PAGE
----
"In the Lion's Den" is a must-read for anyone interested in understanding Syria during the 2000s.
Andrew Tabler's account of his time in Syria between 2001 and 2008 is refreshing -- relative to the reams of Orientalist trite other Western authors have published about the Middle East and North Africa -- in that he actually spent years in the region getting to know the place, first studying Arabic and working as a journalist in Cairo and later traversing the MENA for the Oxford Business Group writing country investment reports, before eventually basing himself in Damascus. Thus his offering, "In the Lion's Den", is neither `parachute journalism' nor the story of a doe-eyed apple-pie eater struggling to make sense of an alien Arab fantasyland -- the two most common categories of expat writing on the region. Rather, Tabler -- a former contributor to Executive -- is candid and observant in relating the challenges of trying to comprehend the vast complexities of a country like Syria.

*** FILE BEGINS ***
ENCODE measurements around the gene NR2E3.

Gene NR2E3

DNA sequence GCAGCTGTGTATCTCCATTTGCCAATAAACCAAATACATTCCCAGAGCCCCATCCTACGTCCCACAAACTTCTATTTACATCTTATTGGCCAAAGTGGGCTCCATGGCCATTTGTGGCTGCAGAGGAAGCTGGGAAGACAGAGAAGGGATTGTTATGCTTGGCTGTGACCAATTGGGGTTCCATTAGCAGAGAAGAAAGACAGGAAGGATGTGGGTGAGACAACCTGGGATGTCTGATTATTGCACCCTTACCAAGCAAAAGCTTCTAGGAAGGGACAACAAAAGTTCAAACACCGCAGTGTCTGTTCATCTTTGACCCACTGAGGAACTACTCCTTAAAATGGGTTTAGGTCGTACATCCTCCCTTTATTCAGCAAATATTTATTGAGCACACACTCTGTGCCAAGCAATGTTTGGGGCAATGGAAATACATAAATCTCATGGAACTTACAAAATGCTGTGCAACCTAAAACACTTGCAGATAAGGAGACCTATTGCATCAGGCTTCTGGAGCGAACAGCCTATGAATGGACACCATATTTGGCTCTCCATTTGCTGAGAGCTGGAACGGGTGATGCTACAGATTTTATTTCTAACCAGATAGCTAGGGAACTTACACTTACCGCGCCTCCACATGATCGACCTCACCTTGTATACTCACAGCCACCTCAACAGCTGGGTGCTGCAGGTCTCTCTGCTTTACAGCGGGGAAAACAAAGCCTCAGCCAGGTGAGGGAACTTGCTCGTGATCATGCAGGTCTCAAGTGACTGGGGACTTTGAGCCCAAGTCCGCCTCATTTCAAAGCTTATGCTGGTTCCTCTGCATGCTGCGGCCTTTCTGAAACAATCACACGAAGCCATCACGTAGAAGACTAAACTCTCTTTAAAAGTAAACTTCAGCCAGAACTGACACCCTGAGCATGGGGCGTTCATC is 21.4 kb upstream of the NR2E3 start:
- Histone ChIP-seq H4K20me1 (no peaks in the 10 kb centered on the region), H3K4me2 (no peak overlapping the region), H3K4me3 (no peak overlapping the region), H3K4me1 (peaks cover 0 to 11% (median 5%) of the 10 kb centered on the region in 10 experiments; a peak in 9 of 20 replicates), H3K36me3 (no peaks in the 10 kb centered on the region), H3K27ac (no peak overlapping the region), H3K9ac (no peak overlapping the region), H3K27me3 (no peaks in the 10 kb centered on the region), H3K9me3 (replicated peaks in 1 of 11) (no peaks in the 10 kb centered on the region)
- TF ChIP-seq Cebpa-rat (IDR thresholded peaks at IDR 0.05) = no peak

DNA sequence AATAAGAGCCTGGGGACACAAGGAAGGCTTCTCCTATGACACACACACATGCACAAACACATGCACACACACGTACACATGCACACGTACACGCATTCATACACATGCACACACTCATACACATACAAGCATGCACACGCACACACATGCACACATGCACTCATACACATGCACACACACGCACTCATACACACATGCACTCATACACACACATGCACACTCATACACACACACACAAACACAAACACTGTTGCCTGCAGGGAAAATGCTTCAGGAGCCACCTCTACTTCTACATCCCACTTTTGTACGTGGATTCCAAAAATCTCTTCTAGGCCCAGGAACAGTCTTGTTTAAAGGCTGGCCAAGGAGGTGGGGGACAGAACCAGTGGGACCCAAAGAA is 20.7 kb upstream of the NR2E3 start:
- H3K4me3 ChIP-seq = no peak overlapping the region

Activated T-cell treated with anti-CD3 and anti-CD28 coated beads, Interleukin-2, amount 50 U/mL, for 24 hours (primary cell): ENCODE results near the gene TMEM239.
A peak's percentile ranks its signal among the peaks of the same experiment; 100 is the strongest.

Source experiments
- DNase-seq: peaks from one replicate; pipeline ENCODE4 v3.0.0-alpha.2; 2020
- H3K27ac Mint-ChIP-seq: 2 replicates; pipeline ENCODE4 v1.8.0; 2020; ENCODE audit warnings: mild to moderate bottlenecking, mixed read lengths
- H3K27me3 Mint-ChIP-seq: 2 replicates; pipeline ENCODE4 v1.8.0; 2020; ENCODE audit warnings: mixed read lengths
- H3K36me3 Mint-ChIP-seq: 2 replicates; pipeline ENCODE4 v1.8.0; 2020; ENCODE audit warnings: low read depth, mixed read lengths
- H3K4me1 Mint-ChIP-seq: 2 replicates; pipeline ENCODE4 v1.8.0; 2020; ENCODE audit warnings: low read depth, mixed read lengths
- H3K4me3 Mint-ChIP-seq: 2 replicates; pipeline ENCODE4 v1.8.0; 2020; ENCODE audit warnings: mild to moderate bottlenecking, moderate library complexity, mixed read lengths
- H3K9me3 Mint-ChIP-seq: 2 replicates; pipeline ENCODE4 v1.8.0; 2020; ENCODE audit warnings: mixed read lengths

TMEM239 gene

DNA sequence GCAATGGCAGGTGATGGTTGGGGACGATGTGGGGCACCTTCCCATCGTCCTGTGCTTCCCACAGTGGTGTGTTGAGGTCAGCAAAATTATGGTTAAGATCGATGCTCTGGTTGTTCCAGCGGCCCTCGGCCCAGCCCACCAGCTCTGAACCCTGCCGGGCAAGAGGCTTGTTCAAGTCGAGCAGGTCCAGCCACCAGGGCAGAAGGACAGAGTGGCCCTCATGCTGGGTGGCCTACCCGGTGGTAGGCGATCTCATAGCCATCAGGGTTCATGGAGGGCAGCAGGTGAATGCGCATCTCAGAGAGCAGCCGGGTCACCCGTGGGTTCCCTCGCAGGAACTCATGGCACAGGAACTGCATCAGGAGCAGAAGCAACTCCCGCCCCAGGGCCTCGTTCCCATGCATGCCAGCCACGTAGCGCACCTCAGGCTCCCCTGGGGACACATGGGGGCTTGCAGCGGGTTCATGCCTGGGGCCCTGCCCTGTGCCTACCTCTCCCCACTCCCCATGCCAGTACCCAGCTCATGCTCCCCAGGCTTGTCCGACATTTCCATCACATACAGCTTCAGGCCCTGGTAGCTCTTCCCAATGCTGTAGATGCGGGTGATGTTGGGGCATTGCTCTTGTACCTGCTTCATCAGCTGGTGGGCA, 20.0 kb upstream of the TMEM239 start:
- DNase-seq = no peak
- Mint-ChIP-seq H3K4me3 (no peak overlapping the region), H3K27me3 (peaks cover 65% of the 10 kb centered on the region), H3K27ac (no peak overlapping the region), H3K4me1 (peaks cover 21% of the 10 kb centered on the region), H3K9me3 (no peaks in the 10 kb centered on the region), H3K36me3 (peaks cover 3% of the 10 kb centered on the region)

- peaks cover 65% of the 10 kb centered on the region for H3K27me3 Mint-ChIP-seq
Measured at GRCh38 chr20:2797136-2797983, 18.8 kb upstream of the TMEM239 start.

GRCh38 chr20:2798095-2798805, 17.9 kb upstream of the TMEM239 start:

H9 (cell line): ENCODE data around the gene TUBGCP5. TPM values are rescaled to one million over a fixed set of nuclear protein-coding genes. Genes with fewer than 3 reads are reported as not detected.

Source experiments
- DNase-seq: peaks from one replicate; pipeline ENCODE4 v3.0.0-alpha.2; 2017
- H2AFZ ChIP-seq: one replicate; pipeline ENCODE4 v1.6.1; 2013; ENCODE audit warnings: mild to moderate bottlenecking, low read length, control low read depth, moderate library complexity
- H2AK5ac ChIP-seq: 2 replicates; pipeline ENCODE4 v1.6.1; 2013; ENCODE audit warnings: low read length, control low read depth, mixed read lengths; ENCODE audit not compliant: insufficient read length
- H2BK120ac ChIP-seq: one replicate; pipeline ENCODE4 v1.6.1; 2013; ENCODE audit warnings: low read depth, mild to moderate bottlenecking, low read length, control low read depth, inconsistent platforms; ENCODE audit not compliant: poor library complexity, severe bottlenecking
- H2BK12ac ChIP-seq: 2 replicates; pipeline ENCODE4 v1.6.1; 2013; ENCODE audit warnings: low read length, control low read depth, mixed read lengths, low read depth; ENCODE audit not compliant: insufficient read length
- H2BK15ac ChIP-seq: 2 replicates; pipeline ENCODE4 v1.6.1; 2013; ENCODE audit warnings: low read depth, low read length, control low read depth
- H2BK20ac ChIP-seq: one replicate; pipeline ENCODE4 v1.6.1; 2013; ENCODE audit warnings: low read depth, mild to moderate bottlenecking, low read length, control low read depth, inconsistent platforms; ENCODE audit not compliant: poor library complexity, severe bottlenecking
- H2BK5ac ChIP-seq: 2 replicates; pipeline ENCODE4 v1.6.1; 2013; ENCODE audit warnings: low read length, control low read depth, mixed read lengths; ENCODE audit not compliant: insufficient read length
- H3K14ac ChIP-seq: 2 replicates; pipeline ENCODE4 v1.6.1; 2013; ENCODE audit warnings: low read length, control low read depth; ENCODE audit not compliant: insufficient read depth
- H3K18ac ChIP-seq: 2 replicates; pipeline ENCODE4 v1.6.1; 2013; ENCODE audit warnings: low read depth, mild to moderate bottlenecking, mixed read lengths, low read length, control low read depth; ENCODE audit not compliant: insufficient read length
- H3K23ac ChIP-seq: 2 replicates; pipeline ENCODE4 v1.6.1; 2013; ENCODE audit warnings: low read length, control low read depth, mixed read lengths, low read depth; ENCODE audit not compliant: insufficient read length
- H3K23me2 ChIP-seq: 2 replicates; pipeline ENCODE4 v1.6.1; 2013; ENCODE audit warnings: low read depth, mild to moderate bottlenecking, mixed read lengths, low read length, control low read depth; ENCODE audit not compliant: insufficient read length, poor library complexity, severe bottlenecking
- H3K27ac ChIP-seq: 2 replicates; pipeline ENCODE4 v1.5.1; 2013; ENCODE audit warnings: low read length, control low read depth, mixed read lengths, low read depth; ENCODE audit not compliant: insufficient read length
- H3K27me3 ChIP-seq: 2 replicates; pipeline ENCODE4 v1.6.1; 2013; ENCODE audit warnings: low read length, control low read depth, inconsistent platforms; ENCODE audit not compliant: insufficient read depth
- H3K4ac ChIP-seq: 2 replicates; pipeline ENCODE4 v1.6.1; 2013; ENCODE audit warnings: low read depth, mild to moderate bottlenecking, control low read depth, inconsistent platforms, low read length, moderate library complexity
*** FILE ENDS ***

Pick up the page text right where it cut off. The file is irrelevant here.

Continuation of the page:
The author has been accused of being naïve, in asserting that after Bashar al-Assad's succession to the presidency in 2000 the country would move from autocracy to democracy, but what Tabler says interested him more was getting an "unexpected front-row seat to a fight", pitting the young reformist Assad against the entrenched status quo of the old guard. He later admits some of his shortcomings in framing the situation as such; while there were superficial changes, it was clear after the first few years of the new Assad's leadership that regime survival would always be the paramount concern.
Tabler was in a unique position to assess the touted reforms in Syria after a private meeting with Assad's wife, Asma, and then working for one of her government-organized non-governmental organizations (GONGOs), the Fund for Integrated Rural Development of Syria. This led him to start up, under the auspices of Asma Assad, the country's first English-language magazine, Syria Today. Tabler's account of his meeting with the "first lady" is intriguing, as are the relations between Asma and her go-betweens at the GONGOs. Equally fascinating is Tabler's account of being the only non-Arab and the first American to accompany a Syrian president on a state trip, to Beijing in 2004.